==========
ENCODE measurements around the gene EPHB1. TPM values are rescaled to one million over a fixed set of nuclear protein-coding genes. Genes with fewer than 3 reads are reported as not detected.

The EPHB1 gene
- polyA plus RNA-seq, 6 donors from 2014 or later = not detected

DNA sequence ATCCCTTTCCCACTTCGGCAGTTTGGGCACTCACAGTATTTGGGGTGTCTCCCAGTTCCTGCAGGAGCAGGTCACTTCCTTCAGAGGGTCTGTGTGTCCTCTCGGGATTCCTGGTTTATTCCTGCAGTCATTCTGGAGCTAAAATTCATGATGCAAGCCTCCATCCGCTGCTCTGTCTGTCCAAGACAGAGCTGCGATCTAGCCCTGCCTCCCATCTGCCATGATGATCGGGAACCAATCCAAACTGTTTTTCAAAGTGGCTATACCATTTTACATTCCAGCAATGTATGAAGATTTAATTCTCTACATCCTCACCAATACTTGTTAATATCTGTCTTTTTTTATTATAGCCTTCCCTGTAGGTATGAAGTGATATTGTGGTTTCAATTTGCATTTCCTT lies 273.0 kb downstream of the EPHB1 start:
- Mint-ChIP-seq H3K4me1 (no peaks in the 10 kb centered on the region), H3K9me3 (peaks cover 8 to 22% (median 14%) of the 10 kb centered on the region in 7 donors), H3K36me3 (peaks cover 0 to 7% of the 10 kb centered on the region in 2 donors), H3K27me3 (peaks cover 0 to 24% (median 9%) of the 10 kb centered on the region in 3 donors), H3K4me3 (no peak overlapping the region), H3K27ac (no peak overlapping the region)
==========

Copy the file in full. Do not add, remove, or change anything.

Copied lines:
ENCODE measurements around the gene EPHB1. TPM values are rescaled to one million over a fixed set of nuclear protein-coding genes. Genes with fewer than 3 reads are reported as not detected.

The EPHB1 gene
- polyA plus RNA-seq, 6 donors from 2014 or later = not detected

DNA sequence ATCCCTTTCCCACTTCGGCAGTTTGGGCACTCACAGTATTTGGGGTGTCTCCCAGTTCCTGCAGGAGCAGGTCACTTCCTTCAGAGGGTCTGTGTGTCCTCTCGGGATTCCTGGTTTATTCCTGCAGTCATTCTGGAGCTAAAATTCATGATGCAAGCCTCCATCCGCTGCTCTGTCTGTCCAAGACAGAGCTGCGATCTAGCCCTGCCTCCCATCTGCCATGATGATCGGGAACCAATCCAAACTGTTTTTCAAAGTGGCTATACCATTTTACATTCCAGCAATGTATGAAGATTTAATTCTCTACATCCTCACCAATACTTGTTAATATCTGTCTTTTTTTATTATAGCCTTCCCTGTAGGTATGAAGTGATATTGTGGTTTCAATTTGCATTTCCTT lies 273.0 kb downstream of the EPHB1 start:
- Mint-ChIP-seq H3K4me1 (no peaks in the 10 kb centered on the region), H3K9me3 (peaks cover 8 to 22% (median 14%) of the 10 kb centered on the region in 7 donors), H3K36me3 (peaks cover 0 to 7% of the 10 kb centered on the region in 2 donors), H3K27me3 (peaks cover 0 to 24% (median 9%) of the 10 kb centered on the region in 3 donors), H3K4me3 (no peak overlapping the region), H3K27ac (no peak overlapping the region)